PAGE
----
As much as you will be working the night shift, you will still spend a considerable amount of time on your feet. It’s, therefore, important to wear the right type of nursing shoes. A proper pair of nursing shoes will keep your feet comfortable throughout your shift, thus helping you to perform your duties effectively. There are different types of nursing shoes on the market. Some nurses opt for nursing clogs while others prefer nursing sneakers. Regardless of the type you choose, make sure the shoes are comfortable enough, they provide ample support and they have adequate traction.
When you are working the night shift, you might not get adequate light exposure as you would, if you were working during the day. And this might leave you feeling low, and unproductive. To counter such issues, you can use a lightbox to increase light exposure around you or even stay in rooms that are well-lit. Sniffing rosemary oil can also help you to remain relaxed, fresh and alert.
Get Home Safely
According to the National Highway and Safety Authority, up to 72,000 crashes and 44,000 injuries occurred in 2013, due to drowsy driving. Nurses and other shift workers are more likely to drive when fatigued or drowsy. In order to avoid drowsiness, some drivers roll down the car windows or play music at high volume in their cars. Unfortunately, these approaches rarely work. Instead, you should opt for carpooling. If possible, you can even hire a cab or using public transport when your night shift is over, instead of driving yourself home. But if you don’t have any other option, then you need to learn defensive driving skills or even use a car that is adequately equipped with driver assistance features.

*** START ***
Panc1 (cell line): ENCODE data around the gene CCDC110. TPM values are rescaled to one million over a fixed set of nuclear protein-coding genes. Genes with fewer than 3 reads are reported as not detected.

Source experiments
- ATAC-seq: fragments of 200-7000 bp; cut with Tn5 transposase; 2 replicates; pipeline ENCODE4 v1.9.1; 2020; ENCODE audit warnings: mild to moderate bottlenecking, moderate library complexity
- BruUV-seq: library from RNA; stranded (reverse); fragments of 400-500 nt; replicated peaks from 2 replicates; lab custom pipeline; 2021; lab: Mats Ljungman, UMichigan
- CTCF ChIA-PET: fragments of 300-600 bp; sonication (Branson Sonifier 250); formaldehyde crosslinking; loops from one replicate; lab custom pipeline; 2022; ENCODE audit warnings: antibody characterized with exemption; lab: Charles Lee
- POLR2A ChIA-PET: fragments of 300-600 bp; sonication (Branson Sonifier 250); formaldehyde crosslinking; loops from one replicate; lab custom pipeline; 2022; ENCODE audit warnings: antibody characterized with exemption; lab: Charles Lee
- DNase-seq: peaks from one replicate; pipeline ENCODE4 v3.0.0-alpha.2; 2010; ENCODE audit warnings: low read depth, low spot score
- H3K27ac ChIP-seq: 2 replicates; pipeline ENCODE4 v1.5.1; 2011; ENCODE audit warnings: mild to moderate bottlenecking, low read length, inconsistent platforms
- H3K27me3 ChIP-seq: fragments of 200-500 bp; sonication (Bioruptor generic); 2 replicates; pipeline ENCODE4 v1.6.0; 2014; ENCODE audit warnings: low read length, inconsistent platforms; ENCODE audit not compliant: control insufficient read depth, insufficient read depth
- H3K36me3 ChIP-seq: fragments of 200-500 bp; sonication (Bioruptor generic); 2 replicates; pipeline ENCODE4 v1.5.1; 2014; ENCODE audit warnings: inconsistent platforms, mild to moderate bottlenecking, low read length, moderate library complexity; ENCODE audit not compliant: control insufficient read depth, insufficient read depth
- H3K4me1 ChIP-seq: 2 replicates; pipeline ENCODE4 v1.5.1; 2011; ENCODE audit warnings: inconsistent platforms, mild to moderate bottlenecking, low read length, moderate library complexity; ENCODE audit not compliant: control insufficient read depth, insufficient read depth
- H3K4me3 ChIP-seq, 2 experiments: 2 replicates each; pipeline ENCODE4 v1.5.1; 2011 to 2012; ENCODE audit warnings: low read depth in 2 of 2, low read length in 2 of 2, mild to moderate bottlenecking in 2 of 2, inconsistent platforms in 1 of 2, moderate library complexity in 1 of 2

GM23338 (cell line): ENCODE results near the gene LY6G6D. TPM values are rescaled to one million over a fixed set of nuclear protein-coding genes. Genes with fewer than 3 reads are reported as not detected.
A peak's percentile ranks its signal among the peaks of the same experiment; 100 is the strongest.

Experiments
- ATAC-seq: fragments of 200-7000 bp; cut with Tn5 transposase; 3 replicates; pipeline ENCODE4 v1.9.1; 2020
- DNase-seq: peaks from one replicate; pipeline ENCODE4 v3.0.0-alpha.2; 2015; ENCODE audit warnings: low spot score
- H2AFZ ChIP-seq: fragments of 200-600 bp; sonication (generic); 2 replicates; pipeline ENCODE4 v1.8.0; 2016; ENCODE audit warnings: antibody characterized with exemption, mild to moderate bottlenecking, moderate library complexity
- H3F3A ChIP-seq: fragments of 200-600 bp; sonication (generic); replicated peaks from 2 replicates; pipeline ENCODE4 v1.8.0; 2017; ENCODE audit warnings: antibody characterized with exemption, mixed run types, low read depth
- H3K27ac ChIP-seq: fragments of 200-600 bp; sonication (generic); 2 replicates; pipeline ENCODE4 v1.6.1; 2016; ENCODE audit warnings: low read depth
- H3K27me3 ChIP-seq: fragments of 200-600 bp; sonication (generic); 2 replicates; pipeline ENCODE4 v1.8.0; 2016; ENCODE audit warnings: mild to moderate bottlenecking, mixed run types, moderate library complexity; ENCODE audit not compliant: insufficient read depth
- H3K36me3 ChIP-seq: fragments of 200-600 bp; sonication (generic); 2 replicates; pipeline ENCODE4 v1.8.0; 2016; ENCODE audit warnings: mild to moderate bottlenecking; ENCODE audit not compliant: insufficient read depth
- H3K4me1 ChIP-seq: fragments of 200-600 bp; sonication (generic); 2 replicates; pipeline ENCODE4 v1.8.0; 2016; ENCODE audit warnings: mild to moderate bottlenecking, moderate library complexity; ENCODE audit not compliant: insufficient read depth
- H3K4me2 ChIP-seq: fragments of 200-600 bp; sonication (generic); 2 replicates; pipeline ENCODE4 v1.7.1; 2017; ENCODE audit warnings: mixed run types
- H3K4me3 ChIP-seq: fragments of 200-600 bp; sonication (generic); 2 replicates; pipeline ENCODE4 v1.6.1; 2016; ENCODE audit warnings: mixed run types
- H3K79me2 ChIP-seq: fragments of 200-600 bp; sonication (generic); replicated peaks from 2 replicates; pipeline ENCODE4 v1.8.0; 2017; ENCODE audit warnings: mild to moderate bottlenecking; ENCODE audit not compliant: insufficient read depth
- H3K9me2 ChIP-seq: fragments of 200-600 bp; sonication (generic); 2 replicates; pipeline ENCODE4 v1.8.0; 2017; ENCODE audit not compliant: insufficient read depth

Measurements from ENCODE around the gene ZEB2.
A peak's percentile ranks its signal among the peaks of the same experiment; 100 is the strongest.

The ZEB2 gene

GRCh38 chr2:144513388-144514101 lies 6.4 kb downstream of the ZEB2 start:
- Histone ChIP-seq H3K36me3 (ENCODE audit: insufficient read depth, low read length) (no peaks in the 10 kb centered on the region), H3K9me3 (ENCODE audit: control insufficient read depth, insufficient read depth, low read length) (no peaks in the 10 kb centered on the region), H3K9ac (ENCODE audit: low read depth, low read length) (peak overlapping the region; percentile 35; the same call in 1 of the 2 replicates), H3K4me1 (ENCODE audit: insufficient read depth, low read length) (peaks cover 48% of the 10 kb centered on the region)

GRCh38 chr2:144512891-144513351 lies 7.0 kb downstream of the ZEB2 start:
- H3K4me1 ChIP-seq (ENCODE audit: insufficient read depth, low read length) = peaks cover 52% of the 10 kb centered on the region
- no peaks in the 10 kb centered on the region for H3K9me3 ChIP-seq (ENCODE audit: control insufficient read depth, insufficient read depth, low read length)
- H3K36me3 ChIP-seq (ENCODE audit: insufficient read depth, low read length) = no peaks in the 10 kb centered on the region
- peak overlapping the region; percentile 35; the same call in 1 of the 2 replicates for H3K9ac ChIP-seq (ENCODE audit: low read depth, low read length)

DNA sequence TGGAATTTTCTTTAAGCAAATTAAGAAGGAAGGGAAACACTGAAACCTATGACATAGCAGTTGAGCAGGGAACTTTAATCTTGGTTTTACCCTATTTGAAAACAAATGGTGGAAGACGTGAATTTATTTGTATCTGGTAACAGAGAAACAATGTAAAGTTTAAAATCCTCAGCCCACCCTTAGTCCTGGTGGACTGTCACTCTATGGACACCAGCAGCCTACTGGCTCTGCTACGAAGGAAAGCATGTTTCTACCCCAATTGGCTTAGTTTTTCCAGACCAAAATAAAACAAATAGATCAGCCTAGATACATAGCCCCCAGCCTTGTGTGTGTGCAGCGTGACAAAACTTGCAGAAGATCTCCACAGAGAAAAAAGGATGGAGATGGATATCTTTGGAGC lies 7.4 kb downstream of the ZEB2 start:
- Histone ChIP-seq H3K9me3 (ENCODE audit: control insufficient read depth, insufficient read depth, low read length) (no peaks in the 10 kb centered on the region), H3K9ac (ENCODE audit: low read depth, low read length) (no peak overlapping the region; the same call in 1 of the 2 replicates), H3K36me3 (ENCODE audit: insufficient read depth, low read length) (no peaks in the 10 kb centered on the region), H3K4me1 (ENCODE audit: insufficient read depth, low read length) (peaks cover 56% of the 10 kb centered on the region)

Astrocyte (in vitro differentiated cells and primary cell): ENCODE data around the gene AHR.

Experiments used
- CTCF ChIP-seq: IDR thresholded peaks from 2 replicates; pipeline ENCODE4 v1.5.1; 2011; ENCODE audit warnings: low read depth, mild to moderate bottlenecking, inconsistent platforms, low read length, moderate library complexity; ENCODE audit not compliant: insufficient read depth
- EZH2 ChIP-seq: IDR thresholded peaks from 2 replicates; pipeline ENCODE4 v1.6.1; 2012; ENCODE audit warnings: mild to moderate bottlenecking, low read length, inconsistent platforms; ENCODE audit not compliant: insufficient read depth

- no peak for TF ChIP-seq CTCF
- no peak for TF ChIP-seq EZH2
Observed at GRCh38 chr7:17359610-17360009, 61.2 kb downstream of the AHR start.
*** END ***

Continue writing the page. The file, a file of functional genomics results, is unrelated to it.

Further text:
Not every nurse has what it takes to thrive while doing the night shift. However, if you are willing to adapt your lifestyle to the requirements of working the night shift, the rewards can be a boost to both your personal life and your career. By taking advantage of the tips and tricks presented here, you will find it easier to achieve peak performance as a night shift nurse, reach your career goals and maintain strong social and professional connections with your family, colleagues, friends, and the community.